You said that checking the conditions amounts to a big part of the cost of execution. The question is whether throwing the exceptions or the
ifs themselves are the highest cost there. If the cost is associated with the situations where the exception is actually thrown, you might want to refactor the code to work without exceptions (return codes seem a good option here) as exceptions are expensive. Also, note that exceptions might have a small impact even when they are not thrown --i.e. the compiler must track the set of objects to destroy during stack unwinding in case an exception is thrown. Compilers are smart, so expect that cost to be small, but not zero.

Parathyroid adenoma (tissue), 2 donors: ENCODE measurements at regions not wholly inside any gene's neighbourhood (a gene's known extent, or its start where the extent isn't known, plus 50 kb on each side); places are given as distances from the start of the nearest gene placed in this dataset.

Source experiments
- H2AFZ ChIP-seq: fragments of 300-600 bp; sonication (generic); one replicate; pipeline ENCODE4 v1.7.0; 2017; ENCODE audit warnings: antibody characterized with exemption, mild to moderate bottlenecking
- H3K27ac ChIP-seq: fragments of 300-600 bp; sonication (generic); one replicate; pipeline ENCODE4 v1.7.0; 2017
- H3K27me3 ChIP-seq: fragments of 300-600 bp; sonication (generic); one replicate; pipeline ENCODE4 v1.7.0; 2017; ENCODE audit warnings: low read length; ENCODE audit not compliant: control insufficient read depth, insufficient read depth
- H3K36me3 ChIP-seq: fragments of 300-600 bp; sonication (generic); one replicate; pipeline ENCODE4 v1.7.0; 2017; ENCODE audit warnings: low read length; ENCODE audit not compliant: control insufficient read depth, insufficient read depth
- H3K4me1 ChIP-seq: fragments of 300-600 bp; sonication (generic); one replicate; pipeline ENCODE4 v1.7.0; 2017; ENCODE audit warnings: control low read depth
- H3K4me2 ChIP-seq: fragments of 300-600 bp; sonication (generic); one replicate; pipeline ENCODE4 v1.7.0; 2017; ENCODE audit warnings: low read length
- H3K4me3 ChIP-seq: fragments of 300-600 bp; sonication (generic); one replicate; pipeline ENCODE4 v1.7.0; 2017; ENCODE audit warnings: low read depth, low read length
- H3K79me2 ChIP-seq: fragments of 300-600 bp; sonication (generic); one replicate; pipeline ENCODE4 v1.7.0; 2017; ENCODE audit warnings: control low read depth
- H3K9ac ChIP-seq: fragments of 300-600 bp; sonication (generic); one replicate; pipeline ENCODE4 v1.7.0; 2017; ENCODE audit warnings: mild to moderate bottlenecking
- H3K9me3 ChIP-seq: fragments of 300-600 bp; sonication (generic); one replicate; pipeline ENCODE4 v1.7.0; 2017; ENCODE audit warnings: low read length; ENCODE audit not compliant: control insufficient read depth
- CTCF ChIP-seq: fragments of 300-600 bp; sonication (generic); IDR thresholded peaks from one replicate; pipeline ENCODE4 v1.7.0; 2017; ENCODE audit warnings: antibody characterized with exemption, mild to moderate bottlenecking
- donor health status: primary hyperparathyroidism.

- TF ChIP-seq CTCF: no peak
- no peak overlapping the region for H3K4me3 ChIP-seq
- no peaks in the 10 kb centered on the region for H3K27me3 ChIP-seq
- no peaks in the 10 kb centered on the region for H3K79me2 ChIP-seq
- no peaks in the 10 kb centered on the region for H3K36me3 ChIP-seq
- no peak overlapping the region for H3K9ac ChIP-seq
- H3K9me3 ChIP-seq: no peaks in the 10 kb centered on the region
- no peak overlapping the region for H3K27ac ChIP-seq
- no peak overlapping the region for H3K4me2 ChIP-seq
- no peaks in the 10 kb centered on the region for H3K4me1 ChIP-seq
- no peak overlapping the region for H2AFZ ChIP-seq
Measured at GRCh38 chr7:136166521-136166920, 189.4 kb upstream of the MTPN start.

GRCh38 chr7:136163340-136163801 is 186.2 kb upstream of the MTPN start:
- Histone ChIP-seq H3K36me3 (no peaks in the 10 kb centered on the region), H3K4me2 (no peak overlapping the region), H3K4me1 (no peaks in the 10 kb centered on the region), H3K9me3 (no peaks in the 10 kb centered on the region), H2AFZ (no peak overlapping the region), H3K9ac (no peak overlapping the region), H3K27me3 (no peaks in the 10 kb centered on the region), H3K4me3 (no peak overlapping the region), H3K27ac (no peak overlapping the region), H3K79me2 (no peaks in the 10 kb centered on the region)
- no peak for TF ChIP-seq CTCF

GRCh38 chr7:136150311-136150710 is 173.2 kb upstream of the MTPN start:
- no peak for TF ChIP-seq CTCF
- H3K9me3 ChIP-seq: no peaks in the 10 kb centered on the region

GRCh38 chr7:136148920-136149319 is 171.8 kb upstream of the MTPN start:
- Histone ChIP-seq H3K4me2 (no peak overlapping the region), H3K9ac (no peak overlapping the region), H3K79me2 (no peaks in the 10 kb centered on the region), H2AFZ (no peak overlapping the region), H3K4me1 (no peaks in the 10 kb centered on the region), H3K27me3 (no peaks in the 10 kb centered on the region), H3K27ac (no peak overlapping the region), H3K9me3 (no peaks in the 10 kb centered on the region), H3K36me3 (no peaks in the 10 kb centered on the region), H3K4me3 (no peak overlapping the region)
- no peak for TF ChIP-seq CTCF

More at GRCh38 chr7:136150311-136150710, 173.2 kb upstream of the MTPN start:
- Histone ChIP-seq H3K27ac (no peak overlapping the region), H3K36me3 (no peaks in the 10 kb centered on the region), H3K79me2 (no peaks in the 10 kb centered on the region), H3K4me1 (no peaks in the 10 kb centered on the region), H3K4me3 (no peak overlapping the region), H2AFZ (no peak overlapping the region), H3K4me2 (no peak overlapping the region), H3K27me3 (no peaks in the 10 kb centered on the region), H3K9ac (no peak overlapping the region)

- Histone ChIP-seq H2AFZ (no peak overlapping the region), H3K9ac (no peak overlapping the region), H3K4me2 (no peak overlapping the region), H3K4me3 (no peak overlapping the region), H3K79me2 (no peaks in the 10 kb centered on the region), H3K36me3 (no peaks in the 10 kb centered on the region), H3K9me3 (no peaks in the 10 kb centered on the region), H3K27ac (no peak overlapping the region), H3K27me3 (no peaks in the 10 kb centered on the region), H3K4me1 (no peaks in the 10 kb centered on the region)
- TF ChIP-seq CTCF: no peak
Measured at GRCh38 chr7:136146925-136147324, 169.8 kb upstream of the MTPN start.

If on the other hand, the exceptions are not thrown, but the cost is really associated with mispredictions then you might want to go back to your compiler vendor docs and look how to hint it. Many compilers allow for a two phase compilation, where after the first compilation you can run tests and profile, and you can hand that profiling information back to the compiler to optimize your code with knowledge of what the expected behavior of the application can be.
Manually you can also hint the compiler as to what the most expected result of a check might be. In particular, some compilers will assume that the most probable outcome of an
if is a success (enter the
if, skip the
else) , and that the most probable code path will enter the
if. There are also special keywords that you can use to hint the compiler, as an example, in gcc you can use
if (__builtin_expect( (condition), 0 )) to tell the compiler that the most probable outcome is
condition to be false.